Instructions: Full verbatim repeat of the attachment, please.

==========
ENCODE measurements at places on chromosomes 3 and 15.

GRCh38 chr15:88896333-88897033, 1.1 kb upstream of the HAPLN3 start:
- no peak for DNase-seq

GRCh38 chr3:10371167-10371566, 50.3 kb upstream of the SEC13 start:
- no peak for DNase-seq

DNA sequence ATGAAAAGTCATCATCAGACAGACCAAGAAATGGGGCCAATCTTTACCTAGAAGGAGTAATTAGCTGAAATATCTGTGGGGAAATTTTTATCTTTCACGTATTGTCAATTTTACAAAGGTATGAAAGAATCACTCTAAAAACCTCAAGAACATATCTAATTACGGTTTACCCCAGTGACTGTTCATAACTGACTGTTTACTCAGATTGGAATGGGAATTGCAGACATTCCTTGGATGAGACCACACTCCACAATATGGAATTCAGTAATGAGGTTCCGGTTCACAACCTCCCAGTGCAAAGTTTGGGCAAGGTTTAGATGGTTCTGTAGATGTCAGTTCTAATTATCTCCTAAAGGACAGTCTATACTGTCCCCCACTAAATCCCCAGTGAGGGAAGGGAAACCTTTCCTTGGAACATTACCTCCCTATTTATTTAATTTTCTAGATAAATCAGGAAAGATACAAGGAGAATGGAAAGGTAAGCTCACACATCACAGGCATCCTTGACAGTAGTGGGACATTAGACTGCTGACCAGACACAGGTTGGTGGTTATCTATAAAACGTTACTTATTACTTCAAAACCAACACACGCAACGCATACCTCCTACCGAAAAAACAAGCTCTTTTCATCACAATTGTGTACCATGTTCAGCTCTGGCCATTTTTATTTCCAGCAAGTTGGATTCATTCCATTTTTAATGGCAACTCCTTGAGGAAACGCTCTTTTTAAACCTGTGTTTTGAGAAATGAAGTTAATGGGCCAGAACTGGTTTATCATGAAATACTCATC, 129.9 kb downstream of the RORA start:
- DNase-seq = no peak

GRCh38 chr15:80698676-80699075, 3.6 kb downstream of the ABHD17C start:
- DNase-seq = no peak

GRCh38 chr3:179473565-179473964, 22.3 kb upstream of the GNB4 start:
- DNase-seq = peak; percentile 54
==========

ENCODE measurements at places on chromosomes 3 and 15.

GRCh38 chr15:88896333-88897033, 1.1 kb upstream of the HAPLN3 start:
- no peak for DNase-seq

GRCh38 chr3:10371167-10371566, 50.3 kb upstream of the SEC13 start:
- no peak for DNase-seq

DNA sequence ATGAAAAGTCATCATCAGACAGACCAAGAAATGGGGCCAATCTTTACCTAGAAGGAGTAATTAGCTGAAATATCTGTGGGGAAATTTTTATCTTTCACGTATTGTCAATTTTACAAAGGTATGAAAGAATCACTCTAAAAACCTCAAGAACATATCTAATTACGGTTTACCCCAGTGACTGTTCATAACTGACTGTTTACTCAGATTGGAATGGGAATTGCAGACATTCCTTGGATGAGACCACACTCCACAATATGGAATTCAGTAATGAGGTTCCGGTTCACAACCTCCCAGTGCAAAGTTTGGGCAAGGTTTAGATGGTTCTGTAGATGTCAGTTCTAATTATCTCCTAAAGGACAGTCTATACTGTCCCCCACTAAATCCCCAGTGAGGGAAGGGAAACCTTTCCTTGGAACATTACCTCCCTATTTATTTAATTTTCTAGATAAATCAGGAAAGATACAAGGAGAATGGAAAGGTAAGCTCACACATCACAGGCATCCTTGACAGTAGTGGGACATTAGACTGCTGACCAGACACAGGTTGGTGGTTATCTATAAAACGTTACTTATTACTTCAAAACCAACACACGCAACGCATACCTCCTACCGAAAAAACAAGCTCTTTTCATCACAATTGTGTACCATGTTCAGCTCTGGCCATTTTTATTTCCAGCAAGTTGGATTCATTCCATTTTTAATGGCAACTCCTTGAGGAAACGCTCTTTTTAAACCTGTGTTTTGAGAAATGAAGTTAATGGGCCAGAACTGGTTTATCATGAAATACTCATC, 129.9 kb downstream of the RORA start:
- DNase-seq = no peak

GRCh38 chr15:80698676-80699075, 3.6 kb downstream of the ABHD17C start:
- DNase-seq = no peak

GRCh38 chr3:179473565-179473964, 22.3 kb upstream of the GNB4 start:
- DNase-seq = peak; percentile 54